Department of Primatology
Max Planck Institute for Evolutionary Anthropology
Deutscher Platz 6
phone: +49 (341) 3550 - 200
fax: +49 (341) 3550 - 299
Understanding the emergence of behavioural and cultural diversity across the chimpanzee range
Group Leader: Prof. Christophe Boesch & Dr. Hjalmar Kühl
Over the last five decades, chimpanzees had been studied intensively at several long-term field sites. One of the major outcomes of this research was the documentation of a wide spectrum of behavioural and cultural diversity. In some populations, chimpanzees use for example sticks to fish for termites, combine hammer and anvil to crack nuts or use a set of branches and sticks to extract honey. What is puzzling about these observations is that not all populations use some food resources (termites, ants, honey, nuts etc.) in the same way, and with the same tools.
What are the factors, ecological or social, that influence the presence and form of such behaviours in chimpanzees? Similarly how does ecology affect social structure and grouping patterns?
Too many explanatory variables may play a role, including ecological differences, climate and weather conditions, historic effects and population dynamics, and that limits the explanatory value of the traditional approach with a limited number of long-term research sites. To overcome this strong limitation, we intend to use a wide spectrum of non-invasive techniques collected in a standardized and comparable way for 30-40 chimpanzee populations. Our techniques include camera traps for assessing local chimpanzee density, demographic and social structure, isotope analysis to assess hunting behaviour and nutritional status, genetics and a wide spectrum of ecological data collection related to plant, insect and prey resource availability.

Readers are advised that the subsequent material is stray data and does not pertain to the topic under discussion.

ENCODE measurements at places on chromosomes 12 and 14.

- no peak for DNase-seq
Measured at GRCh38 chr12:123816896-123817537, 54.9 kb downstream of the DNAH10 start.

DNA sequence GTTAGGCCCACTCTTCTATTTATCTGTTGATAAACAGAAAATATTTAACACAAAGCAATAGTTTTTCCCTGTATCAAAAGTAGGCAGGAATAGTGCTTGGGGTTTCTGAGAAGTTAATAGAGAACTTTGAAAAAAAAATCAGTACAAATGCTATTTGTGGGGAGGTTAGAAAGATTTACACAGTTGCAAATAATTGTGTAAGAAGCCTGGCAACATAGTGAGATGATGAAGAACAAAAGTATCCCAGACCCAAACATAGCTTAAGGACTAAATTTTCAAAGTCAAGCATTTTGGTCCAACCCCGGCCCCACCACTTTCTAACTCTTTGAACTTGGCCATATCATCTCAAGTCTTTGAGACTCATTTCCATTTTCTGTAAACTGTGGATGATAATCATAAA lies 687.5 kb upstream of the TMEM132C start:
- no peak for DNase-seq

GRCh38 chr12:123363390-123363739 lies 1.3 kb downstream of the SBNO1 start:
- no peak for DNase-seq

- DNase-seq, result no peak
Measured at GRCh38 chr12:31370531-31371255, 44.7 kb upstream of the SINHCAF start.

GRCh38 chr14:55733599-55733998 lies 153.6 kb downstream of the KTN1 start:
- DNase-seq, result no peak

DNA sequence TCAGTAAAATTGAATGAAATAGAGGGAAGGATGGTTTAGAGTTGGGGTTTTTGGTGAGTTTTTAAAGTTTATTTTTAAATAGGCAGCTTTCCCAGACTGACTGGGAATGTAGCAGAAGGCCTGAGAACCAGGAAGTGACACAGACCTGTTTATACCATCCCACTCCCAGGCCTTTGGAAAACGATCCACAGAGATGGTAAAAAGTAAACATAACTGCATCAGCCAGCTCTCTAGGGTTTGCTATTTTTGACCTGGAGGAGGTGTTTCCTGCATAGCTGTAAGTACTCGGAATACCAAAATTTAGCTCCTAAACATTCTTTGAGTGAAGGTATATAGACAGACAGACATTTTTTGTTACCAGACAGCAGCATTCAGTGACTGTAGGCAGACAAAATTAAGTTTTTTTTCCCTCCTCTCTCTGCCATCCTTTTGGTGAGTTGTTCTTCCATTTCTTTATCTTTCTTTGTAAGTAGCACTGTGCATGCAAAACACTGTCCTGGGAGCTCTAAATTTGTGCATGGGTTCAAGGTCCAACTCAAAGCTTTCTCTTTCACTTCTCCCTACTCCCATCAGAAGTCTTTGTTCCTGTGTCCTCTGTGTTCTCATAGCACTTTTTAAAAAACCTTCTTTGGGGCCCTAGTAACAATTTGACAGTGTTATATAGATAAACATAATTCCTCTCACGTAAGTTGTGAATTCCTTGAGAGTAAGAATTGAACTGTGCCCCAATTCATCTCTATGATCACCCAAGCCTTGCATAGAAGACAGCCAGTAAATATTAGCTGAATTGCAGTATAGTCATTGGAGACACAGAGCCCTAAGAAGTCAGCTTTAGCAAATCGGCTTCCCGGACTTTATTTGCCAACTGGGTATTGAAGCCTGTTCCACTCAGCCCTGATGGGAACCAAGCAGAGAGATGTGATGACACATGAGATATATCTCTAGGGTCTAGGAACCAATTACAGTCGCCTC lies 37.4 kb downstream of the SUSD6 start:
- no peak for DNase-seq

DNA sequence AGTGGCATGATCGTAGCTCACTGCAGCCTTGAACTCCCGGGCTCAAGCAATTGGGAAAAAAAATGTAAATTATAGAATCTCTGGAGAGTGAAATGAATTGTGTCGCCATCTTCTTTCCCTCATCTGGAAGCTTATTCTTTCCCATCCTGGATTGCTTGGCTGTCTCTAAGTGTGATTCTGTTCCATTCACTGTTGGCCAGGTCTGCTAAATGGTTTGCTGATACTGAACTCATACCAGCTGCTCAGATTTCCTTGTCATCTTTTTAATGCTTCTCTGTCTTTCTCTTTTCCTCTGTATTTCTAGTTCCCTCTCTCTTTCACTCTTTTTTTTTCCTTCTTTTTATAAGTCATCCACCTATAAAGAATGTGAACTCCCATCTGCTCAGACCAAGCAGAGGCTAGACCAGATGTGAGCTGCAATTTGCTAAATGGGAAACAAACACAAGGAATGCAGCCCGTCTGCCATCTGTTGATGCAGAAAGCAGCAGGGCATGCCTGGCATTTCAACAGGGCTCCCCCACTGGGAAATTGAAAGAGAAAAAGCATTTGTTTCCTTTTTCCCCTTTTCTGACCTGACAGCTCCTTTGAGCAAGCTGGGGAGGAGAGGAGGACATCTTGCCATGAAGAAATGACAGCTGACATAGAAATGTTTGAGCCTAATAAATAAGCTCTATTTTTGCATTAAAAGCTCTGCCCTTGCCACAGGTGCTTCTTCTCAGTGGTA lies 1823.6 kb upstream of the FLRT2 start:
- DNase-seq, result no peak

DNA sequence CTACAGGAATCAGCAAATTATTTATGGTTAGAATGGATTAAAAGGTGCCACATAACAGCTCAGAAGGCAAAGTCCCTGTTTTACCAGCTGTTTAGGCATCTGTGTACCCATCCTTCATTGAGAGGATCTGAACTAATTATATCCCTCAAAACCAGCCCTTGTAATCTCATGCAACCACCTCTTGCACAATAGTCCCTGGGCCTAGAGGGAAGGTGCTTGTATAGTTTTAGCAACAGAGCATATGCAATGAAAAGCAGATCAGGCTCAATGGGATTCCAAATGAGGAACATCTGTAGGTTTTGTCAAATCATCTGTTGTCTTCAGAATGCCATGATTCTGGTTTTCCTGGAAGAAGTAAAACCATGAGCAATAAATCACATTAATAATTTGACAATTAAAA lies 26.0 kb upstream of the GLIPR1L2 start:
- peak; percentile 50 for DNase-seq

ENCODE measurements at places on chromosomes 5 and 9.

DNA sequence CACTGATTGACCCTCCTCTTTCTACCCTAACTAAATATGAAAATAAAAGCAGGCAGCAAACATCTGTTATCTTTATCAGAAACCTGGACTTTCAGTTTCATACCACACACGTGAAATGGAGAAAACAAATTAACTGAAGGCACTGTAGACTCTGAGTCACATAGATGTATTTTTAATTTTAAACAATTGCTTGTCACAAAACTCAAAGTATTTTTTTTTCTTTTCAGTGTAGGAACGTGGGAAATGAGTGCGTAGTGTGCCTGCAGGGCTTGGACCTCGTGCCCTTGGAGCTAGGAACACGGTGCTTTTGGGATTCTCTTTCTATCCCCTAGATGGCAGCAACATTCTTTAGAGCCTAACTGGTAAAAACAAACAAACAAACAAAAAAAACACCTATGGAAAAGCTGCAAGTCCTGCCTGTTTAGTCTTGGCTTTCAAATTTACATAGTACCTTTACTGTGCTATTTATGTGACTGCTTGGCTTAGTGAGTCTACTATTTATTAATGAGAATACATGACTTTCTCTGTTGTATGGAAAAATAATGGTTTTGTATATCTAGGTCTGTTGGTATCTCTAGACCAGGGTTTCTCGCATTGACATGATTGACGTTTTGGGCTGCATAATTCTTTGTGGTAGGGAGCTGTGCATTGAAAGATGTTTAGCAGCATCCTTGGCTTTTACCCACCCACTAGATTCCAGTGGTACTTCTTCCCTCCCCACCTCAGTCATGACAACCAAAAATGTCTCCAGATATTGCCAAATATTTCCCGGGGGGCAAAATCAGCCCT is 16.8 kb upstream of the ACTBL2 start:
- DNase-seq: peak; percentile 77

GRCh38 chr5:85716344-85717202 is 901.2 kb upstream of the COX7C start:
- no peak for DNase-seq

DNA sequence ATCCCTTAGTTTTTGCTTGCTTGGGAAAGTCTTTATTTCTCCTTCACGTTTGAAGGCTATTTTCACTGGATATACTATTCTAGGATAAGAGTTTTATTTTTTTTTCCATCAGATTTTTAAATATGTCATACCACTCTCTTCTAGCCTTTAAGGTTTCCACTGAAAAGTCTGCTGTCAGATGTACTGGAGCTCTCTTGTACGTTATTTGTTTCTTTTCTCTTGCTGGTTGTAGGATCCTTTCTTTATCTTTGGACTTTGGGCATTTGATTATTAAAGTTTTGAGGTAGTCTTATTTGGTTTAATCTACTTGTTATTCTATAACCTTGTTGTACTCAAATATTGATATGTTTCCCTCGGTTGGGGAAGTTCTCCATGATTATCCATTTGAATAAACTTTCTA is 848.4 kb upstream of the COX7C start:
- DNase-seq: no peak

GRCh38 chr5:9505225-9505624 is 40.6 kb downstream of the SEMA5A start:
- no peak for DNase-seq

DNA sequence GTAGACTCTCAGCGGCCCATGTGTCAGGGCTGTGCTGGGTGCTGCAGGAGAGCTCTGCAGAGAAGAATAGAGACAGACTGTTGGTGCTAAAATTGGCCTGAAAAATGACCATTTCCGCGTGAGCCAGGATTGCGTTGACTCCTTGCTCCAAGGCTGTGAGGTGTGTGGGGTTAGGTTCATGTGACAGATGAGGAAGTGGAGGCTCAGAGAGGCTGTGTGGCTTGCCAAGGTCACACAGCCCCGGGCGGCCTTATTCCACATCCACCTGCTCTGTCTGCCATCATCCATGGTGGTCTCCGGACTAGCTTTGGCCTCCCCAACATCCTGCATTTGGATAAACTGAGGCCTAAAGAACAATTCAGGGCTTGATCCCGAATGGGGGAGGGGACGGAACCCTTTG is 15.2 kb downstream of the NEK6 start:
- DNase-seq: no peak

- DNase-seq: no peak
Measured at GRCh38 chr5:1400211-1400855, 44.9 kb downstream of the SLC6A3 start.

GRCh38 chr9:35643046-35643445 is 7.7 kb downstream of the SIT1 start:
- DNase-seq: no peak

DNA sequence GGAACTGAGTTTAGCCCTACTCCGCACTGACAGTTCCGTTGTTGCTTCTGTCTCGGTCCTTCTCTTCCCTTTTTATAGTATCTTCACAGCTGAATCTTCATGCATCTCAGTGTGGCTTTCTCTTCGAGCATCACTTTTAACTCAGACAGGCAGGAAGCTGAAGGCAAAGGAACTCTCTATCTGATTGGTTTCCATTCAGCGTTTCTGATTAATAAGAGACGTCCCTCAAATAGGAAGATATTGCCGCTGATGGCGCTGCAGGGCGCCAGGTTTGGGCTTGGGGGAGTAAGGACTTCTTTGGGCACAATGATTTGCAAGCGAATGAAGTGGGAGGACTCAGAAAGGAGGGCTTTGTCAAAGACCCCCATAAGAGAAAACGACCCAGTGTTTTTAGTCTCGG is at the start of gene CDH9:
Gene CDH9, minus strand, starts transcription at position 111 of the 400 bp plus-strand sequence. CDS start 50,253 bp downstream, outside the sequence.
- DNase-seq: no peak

Furthermore, such a more extensive approach will allow us to effectively discriminate between various explanatory hypotheses, such as
- Some chimpanzee populations have lost certain tool use behaviour in evolutionary times
- Behavioural and cultural diversity is a function of population size and connectivity
- Chimpanzee populations living in resource rich habitats tend to have a wider spectrum of cultural behaviour
- The frequency of hunting in a chimpanzee population is strongly dependent on the occurrence of suitable prey species
Chimpanzee populations (green dots) throughout the natural range of the species (shaded in
orange) that will be included in the Pan African Chimpanzee project